Water sports are offered, plus day & sundowner cruises on the dam, fuffi (zip-line) slides, canoe and water-skiing.

Suurbraak – 21km
A village with fascinating origins, it is nestled among streams of running water and sheltered by giant oaks. It was established as a mission station in 1812 by the London Mission Society and later in 1875 was taken over by the ‘Algemeende Sending Kerk’ (General Mission Church). The buildings of the village tell the story of its history. The community’s residents live close to the land, using methods that evoke the past. The village is well worth visiting on day trips. The mountains are rich in fynbos and bird life, and cattle paths act as mountain trails for hikers and mountain bikers alike. Don’t forget ?to have refreshments at one of the local spots.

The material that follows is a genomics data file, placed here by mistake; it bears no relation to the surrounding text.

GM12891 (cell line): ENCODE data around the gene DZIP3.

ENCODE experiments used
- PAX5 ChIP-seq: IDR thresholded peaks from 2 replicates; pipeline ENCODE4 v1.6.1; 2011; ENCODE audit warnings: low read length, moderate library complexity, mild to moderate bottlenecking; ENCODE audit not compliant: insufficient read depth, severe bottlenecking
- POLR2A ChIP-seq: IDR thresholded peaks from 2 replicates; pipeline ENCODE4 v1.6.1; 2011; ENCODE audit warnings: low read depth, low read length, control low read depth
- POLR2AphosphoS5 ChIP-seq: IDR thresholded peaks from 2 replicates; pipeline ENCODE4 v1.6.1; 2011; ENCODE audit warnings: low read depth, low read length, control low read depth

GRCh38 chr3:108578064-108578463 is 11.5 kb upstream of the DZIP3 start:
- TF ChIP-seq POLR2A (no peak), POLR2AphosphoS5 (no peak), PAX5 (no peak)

Stormsvlei – 39km
An old Inn, it now houses a hugely successful dried flower undertaking, restaurant, and wine shop. Protea and fynbos are dried and make wonderful gifts, which are light and do not take up too much luggage space.

Malgas – 44km
On the banks of the Breede (‘Wide’) River. The hand-operated pontoon over the river is believed to be the last remaining hand-drawn pont, or ferry, operating in South Africa. It operates every day during daylight hours.

Barrydale Via Tradouw – 45km
An awe-inspiring 315m high pass through to the Klein Karoo via the picturesque village of Suurbraak. Enjoy winetasting on a farm or do lunch in one of Barrydale’s finest.

Grootvadersbosch – 46km
To the east is the Grootvadersbosch Nature Reserve, an indigenous forest ?that can be explored on foot ?or mountain bike.

De Hoop nature reserve – 48km